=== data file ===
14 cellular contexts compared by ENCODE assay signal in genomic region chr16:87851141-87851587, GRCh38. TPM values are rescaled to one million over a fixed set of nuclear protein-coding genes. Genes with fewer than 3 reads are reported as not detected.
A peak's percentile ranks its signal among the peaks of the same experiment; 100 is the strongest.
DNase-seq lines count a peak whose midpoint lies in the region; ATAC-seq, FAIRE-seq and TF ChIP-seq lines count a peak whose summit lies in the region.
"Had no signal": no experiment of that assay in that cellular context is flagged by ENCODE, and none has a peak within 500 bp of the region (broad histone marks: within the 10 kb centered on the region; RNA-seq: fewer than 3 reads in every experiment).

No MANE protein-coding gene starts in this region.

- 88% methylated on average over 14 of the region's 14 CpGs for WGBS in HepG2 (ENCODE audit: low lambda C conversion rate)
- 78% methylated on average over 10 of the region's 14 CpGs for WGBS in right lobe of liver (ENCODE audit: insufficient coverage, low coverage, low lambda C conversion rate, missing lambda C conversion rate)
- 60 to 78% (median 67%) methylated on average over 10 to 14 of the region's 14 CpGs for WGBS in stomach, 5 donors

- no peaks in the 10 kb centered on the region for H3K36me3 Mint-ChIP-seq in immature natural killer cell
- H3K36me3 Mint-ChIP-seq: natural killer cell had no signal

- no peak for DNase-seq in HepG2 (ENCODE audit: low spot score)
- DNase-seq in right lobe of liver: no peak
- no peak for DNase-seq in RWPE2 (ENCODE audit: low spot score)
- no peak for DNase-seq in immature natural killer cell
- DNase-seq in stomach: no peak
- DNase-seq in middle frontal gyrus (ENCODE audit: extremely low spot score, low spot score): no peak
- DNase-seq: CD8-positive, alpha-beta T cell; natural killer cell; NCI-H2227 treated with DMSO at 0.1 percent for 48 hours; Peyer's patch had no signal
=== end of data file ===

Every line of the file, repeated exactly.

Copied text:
14 cellular contexts compared by ENCODE assay signal in genomic region chr16:87851141-87851587, GRCh38. TPM values are rescaled to one million over a fixed set of nuclear protein-coding genes. Genes with fewer than 3 reads are reported as not detected.
A peak's percentile ranks its signal among the peaks of the same experiment; 100 is the strongest.
DNase-seq lines count a peak whose midpoint lies in the region; ATAC-seq, FAIRE-seq and TF ChIP-seq lines count a peak whose summit lies in the region.
"Had no signal": no experiment of that assay in that cellular context is flagged by ENCODE, and none has a peak within 500 bp of the region (broad histone marks: within the 10 kb centered on the region; RNA-seq: fewer than 3 reads in every experiment).

No MANE protein-coding gene starts in this region.

- 88% methylated on average over 14 of the region's 14 CpGs for WGBS in HepG2 (ENCODE audit: low lambda C conversion rate)
- 78% methylated on average over 10 of the region's 14 CpGs for WGBS in right lobe of liver (ENCODE audit: insufficient coverage, low coverage, low lambda C conversion rate, missing lambda C conversion rate)
- 60 to 78% (median 67%) methylated on average over 10 to 14 of the region's 14 CpGs for WGBS in stomach, 5 donors

- no peaks in the 10 kb centered on the region for H3K36me3 Mint-ChIP-seq in immature natural killer cell
- H3K36me3 Mint-ChIP-seq: natural killer cell had no signal

- no peak for DNase-seq in HepG2 (ENCODE audit: low spot score)
- DNase-seq in right lobe of liver: no peak
- no peak for DNase-seq in RWPE2 (ENCODE audit: low spot score)
- no peak for DNase-seq in immature natural killer cell
- DNase-seq in stomach: no peak
- DNase-seq in middle frontal gyrus (ENCODE audit: extremely low spot score, low spot score): no peak
- DNase-seq: CD8-positive, alpha-beta T cell; natural killer cell; NCI-H2227 treated with DMSO at 0.1 percent for 48 hours; Peyer's patch had no signal